This post is brought to you by Sheraton. Click here to explore Sheraton Club. As always, VentureBeat is adamant about maintaining editorial objectivity.


Business travel can take you to some new, interesting, and even exotic places. But who says it has to be all business? If you arrive the day before a conference or a meeting ends early, you can use that downtime to relax, get in a workout, or explore the area.

Here are some apps that help you find things to do when you don’t have a whole day to do them in. All of these apps are free, and we’ve tested each one to make sure it’s worth recommending.

And if a few hours here or there is not enough, consider adding a leisure component to your trip by extending your stay over a weekend.


Some cities, like San Francisco and Boston, were made for biking. Riding a bike is a lot more exhilarating than sitting in the back seat of a cab. It is also a great way to see, feel and experience a city. Spinlister is a bike sharing app. (Think Airbnb for bikes.) Depending on your needs, you can rent a cruiser, a mountain bike, or a professional road bike by the hour, day or week from locals in the community.


Every city has its own music scene, and some, like Nashville and Austin, are known especially for their music. If you want to slip out for a few hours in the evening to enjoy some local beats, JamBase tells you what bands are playing, and where. You can search within a radius and by date in case you want to plan ahead. The app also tracks your favorite artists to find out what towns they are playing in.


Not in the mood for physical activity? Maybe a shot of espresso or a latte is more up your alley. Coffee shops not associated with big chains can be hidden gems in local communities. Findmecoffee will tell you exactly what coffee shops are nearby, who is open when, who serves food, and who has Wi-Fi. You can also review cafes and share your findings with friends.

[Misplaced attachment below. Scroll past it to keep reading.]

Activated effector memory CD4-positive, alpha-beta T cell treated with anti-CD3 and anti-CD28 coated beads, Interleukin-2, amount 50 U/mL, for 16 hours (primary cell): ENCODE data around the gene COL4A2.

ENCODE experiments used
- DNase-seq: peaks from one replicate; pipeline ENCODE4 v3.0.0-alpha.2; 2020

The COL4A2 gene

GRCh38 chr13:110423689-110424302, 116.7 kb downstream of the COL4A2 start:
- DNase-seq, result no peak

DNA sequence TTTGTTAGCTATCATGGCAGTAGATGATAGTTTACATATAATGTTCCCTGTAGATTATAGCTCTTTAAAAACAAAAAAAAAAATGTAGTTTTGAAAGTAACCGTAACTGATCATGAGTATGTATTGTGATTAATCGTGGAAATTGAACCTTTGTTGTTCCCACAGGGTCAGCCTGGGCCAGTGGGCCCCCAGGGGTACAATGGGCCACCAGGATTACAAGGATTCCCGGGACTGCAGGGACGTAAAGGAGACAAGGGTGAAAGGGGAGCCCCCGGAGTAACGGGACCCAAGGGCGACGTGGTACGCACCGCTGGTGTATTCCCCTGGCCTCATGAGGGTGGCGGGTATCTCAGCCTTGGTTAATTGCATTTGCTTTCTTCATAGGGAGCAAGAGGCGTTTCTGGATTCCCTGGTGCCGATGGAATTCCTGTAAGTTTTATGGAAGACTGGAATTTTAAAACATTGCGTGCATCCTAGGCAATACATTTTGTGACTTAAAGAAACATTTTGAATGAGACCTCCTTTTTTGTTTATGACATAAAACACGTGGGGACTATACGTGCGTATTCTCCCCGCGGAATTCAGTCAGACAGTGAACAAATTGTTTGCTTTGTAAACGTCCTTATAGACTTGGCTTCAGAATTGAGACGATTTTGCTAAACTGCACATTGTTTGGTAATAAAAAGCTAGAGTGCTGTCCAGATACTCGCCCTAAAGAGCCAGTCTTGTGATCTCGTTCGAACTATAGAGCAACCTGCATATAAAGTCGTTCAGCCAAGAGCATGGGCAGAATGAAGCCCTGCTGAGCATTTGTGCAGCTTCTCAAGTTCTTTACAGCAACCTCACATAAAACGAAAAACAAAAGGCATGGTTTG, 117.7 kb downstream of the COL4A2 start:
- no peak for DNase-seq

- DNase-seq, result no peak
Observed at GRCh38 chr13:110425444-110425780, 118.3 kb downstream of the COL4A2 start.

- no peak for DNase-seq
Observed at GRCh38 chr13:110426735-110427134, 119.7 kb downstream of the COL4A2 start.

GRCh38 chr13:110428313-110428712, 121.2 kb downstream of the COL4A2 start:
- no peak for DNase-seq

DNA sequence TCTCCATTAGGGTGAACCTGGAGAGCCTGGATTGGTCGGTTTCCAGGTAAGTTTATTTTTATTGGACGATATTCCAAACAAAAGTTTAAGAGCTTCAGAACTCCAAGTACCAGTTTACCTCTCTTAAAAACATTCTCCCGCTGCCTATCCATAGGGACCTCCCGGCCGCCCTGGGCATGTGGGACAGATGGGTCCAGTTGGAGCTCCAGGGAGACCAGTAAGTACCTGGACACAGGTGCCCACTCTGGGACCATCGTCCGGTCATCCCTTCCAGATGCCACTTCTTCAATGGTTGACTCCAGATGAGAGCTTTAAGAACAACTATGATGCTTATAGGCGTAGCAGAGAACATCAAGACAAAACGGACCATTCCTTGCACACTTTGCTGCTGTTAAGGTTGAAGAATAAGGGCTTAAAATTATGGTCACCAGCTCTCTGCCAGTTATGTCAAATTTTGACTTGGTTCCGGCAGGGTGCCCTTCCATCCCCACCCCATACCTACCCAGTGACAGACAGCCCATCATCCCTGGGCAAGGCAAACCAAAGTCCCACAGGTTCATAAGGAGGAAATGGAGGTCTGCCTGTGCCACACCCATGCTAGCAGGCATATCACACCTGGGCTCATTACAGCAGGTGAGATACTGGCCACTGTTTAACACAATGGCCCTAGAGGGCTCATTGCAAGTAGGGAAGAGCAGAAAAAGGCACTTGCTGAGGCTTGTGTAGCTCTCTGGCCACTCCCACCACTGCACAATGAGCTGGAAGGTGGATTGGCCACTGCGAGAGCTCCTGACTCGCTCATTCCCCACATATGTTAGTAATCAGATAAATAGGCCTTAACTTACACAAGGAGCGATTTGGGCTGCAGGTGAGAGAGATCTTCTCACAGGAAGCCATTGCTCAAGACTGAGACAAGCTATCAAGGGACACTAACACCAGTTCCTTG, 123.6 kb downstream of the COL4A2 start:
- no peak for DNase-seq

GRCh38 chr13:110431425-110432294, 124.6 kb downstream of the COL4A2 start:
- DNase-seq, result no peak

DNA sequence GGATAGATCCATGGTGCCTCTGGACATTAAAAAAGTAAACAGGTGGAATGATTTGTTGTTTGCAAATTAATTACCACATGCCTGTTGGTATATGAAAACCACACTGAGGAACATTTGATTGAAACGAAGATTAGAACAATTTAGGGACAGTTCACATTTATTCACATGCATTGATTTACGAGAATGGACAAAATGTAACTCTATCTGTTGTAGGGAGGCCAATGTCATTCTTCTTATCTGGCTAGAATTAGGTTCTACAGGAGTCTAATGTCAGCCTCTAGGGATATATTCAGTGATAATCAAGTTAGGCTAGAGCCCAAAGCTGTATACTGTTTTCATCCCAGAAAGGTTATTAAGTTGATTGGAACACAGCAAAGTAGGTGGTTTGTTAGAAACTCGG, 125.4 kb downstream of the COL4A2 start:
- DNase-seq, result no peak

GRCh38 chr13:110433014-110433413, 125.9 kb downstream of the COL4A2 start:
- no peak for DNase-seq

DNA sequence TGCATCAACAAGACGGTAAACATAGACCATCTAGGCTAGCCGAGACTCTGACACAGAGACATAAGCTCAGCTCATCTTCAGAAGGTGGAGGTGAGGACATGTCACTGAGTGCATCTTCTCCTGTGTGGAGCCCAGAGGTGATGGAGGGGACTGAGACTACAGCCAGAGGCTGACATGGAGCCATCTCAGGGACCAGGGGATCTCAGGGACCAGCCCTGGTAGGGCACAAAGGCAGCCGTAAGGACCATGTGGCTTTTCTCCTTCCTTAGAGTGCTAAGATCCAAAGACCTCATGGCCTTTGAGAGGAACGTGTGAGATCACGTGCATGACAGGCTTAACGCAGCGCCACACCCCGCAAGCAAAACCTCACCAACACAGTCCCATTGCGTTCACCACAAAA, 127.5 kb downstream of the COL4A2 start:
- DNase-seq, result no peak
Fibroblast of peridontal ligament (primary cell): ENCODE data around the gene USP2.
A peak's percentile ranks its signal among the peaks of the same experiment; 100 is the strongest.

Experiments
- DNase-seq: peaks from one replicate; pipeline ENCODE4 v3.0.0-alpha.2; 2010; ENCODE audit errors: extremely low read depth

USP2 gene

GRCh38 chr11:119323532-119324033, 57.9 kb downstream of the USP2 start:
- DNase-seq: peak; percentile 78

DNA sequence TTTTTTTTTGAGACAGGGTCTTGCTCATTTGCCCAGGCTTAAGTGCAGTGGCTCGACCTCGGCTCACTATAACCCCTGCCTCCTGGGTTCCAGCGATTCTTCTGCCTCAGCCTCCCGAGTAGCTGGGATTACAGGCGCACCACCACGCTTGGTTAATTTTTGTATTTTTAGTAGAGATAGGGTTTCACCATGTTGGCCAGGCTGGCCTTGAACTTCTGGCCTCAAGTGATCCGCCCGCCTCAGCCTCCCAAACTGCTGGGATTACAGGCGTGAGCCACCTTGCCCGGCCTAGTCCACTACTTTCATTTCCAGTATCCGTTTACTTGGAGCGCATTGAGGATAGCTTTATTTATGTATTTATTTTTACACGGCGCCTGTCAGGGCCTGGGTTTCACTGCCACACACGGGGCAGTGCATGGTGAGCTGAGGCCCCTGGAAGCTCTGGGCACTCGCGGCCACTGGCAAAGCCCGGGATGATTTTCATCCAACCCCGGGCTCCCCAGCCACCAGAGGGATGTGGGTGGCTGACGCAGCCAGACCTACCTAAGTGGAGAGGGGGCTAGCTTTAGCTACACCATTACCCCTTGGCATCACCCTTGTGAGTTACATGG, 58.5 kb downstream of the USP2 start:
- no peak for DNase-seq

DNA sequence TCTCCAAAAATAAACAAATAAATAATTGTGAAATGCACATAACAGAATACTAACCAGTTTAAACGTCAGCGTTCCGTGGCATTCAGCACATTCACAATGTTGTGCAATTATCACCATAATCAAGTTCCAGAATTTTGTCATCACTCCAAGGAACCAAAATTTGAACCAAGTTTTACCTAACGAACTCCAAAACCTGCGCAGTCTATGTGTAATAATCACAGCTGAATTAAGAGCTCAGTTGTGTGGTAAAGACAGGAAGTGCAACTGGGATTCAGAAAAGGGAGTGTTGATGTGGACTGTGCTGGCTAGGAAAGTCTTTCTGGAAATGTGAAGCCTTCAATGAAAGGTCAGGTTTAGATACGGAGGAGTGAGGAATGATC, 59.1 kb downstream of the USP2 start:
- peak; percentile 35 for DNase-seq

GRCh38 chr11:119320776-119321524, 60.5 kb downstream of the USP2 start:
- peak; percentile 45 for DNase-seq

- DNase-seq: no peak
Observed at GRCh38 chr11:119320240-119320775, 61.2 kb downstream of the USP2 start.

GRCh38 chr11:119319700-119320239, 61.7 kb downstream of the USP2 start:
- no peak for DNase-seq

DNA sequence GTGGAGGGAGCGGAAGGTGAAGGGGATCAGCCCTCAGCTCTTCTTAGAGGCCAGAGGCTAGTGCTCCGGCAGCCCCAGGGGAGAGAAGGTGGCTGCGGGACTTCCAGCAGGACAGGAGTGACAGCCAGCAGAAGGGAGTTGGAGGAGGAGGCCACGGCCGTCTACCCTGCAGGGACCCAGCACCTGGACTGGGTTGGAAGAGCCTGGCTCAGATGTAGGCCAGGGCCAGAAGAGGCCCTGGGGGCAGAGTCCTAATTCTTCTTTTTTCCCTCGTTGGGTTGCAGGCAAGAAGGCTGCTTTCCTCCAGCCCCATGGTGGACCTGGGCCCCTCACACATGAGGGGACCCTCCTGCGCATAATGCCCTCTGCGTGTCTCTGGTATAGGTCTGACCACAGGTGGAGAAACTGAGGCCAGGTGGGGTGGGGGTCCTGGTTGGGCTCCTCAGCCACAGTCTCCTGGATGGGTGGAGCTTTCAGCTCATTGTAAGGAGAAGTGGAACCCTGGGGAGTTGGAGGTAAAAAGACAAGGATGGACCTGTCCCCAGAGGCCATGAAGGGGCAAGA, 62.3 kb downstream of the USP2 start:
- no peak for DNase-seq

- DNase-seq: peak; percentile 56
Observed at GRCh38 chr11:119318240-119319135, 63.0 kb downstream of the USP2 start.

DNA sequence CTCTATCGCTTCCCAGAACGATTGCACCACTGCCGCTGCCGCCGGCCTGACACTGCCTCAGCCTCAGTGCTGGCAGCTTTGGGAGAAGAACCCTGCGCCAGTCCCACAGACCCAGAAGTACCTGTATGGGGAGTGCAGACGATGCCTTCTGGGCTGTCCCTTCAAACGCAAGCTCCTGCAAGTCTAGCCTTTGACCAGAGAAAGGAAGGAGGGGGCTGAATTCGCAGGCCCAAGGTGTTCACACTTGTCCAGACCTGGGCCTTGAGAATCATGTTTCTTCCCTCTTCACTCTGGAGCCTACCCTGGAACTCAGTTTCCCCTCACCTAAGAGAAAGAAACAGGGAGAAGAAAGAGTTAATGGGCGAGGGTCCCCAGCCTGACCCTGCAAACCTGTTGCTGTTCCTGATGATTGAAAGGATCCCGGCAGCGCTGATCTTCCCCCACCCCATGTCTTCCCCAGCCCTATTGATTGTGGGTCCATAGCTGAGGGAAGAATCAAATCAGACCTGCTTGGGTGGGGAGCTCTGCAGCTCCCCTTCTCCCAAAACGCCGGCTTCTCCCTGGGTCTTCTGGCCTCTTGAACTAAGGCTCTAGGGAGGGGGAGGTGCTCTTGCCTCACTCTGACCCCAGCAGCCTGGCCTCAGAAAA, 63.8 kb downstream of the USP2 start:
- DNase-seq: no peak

Quiet time hanging out in your hotel room is a good time to catch up on reading. Pocket is the perfect app for that. It lets you download material from the Internet to read later when you are offline. Pocket syncs across all your devices, making it handy for plane travel, too. You can even set up Twitter to link with Pocket on your smartphone, so next time you see a compelling headline in your Twitter feed, you can simply put it in your Pocket.

Field Trip

If you would rather visit a museum or check out a local attraction, Field Trip is your virtual tour guide. As you are venturing around town, this geolocation app pushes information to you it thinks you might be interested in. Depending on how much time you have, you can choose from eight categories of interest (architecture, historic sites, food, and more) and set the frequency of notifications to one of three levels: Explore, Feeling Lucky, or Off. A tab in the app gives you a list of all the locations within walking distance.